Nestling at the foot of the Ochil Hills, Tillicoultry used to be famous for it's knitwear and textile industry.
The word Tillicoultry is derived from the Scottish word Tulach Cultaire that means "The mount or hill at the back of the country". It's one of the Hillfoots Villages on the A91, which runs from Stirling to St. Andrews.
The River Devon lies to the south, with neighbouring villages Dollar and Alva to the east and west respectively. The former mining village of Coalsnaughton lies just south, whilst Alloa lays four miles south-west.
There is archaeological evidence of the existence of a Parish church in Tillicoultry from 1639. Traces of a Druid circle, sixty feet in diameter, were found in the eastern area of the parish at the end of the eighteenth century. A Pictish fortress stood upon the Castle Craig, near the current site of Craigfoot Quarry on Wood Hill, to the west of Tillicoultry Glen. This has long since been ruined, however legend has it that the stone of the fortress was used in the building of Stirling Castle.
Tillicoultry Burgh was created in 1871 to address the problem of overcrowding. It existed until 1975 and disappeared as a result of local government reorganisation. Around 1930, one of the first bus stations in the country was built at Murray Square. Despite the growth in the number of private cars and the corresponding decline in public transport, Tillicoultry, and indeed all the Hillfoots villages, retain a regular bus service.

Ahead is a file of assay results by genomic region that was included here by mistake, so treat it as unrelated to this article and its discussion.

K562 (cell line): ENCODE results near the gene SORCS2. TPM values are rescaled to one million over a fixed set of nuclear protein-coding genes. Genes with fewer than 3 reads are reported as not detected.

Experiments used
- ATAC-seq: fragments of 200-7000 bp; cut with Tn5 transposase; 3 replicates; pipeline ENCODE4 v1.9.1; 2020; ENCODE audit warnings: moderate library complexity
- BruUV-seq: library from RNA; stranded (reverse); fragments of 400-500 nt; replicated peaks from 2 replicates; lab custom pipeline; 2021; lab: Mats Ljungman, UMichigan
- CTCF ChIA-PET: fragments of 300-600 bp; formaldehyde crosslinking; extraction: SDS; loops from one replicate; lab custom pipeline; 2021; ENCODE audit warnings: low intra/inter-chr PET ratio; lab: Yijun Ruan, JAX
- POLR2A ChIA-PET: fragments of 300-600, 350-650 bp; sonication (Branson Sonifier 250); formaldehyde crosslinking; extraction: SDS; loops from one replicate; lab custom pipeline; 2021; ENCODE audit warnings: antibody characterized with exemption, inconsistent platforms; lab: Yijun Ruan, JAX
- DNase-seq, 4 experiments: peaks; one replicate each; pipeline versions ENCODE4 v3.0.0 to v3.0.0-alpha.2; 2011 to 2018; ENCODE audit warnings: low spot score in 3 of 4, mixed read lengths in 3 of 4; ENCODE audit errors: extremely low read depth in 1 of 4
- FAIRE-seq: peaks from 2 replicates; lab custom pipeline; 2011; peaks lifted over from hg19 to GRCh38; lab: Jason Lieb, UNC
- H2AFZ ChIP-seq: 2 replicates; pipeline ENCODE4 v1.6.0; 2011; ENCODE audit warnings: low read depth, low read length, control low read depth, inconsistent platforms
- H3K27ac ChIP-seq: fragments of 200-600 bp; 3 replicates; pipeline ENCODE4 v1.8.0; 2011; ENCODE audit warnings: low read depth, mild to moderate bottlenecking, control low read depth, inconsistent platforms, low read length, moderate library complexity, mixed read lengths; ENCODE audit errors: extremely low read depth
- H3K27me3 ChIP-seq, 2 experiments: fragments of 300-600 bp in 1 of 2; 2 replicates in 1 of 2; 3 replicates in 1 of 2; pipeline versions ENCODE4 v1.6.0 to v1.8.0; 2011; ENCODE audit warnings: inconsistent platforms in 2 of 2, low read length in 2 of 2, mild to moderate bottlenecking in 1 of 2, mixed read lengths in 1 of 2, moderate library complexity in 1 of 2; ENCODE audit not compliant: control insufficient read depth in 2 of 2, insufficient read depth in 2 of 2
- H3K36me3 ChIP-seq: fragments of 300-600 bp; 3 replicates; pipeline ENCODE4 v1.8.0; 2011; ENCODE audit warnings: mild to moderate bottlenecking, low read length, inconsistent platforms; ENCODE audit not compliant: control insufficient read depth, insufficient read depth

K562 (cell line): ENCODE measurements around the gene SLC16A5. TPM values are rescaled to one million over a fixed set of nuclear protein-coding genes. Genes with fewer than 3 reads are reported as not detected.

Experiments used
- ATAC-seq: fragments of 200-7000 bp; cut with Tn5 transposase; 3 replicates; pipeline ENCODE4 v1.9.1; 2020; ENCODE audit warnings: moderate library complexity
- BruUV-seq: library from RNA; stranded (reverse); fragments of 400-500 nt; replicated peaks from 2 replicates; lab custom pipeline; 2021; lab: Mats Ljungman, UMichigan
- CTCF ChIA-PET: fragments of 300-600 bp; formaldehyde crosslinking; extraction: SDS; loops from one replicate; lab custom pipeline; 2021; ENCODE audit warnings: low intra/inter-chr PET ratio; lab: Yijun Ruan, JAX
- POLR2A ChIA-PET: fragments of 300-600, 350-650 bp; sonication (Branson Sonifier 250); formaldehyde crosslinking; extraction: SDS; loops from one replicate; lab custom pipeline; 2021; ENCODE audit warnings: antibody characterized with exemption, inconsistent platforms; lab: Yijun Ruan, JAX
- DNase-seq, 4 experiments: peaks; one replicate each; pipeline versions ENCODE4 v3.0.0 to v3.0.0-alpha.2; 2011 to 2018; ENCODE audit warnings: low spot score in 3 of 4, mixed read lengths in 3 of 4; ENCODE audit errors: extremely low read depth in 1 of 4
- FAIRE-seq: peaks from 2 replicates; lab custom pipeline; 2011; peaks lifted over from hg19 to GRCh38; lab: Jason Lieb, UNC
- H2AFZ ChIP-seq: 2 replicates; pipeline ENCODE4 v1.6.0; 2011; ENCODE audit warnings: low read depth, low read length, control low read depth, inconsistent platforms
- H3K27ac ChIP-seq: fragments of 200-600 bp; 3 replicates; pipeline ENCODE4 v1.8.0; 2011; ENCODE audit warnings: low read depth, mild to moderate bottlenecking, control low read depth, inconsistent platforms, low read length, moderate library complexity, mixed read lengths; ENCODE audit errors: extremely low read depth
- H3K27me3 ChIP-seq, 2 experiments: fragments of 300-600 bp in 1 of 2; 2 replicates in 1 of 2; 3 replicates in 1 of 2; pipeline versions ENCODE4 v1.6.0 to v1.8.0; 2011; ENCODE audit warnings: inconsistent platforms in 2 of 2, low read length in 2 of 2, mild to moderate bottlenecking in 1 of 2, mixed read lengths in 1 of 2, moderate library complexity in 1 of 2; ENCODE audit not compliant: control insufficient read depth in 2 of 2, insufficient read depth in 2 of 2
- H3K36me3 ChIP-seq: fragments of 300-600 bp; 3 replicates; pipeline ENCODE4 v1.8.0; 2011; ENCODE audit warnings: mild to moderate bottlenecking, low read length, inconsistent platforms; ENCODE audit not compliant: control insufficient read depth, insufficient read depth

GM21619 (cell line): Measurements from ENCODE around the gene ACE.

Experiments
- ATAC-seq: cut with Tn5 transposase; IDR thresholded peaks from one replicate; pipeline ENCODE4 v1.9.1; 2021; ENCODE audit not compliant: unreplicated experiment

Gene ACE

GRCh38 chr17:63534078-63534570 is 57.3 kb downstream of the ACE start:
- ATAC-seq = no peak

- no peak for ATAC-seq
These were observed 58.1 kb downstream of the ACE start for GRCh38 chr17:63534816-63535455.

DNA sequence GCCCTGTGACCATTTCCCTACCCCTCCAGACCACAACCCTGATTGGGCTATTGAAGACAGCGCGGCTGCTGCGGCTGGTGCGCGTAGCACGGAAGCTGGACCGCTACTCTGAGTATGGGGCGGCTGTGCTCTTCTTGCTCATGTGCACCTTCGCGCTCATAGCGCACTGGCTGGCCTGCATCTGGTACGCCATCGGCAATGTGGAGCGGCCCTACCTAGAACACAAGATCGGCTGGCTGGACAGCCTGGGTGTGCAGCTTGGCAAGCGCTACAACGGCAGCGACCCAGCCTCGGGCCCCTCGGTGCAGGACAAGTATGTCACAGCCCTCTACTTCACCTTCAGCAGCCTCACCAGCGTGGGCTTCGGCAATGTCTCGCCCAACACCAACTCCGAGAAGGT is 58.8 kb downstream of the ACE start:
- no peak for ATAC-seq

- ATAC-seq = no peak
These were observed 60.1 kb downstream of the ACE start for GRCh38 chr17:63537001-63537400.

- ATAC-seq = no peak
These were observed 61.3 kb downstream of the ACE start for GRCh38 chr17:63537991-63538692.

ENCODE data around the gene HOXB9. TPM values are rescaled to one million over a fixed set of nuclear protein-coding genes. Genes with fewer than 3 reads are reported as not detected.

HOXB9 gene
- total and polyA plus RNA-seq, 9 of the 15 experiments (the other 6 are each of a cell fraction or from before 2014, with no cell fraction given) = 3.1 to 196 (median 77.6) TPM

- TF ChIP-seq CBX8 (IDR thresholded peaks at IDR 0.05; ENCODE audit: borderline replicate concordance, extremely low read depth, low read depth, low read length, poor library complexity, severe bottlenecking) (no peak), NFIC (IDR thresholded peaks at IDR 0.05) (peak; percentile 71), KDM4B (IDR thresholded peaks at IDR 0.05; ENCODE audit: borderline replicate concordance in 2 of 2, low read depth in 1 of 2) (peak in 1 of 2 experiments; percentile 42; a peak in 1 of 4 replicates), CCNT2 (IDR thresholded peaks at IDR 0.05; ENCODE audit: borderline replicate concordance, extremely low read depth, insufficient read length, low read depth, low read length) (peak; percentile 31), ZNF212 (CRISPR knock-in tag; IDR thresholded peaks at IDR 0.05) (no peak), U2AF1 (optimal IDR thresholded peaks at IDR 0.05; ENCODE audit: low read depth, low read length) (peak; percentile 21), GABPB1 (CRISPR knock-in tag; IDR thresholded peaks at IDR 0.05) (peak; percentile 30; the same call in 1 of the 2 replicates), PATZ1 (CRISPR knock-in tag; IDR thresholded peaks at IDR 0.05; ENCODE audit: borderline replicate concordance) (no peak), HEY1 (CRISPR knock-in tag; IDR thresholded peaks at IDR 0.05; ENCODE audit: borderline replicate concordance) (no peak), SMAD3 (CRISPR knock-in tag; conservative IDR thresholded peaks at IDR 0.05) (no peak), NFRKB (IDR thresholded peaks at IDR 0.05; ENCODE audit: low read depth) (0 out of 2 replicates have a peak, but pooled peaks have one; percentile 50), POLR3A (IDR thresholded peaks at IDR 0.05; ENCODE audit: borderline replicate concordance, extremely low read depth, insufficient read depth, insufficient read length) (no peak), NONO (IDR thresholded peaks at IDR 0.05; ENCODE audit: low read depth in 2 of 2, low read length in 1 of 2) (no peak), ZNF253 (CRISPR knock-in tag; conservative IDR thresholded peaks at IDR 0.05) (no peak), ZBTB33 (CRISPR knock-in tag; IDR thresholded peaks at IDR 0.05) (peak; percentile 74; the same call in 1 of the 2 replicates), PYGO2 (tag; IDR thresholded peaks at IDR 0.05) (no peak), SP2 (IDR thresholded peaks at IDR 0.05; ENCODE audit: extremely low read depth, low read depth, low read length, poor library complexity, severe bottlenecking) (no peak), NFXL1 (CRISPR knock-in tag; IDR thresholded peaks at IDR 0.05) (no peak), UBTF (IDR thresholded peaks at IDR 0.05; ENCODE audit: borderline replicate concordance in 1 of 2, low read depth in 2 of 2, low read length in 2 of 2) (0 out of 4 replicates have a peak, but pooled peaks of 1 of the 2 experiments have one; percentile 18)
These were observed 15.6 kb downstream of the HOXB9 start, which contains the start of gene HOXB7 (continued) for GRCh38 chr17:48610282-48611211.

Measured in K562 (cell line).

Textile mills and coal mines remained the biggest employers of the local population until the first half of the 20th century. Due to the high level of mechanisation in 1950s the coal mines of this area worked effectively and set new production records. Owing to its prominence in the industrial sector, Tillicoultry became the first Hillfoots village to have a rail connection.
Later when the textile and coal mining industries declined, Tillicoultry became a popular commuter town. Many of the mill buildings have been converted into residential dwellings. Tillicoultry railway station, which was situated opposite Devonvale Hall, was closed in 1964. The Clock Mill, built by James and George Walker of Galashiels, which is situated at the top of Upper Mill Street, formerly a museum, is now a business and information centre.
Tillicoultry is now known as a large retail outlet of Sterling Furniture, based in the former Devonvale paper mill complex, as well as the adjacent Sterling Mills shopping centre.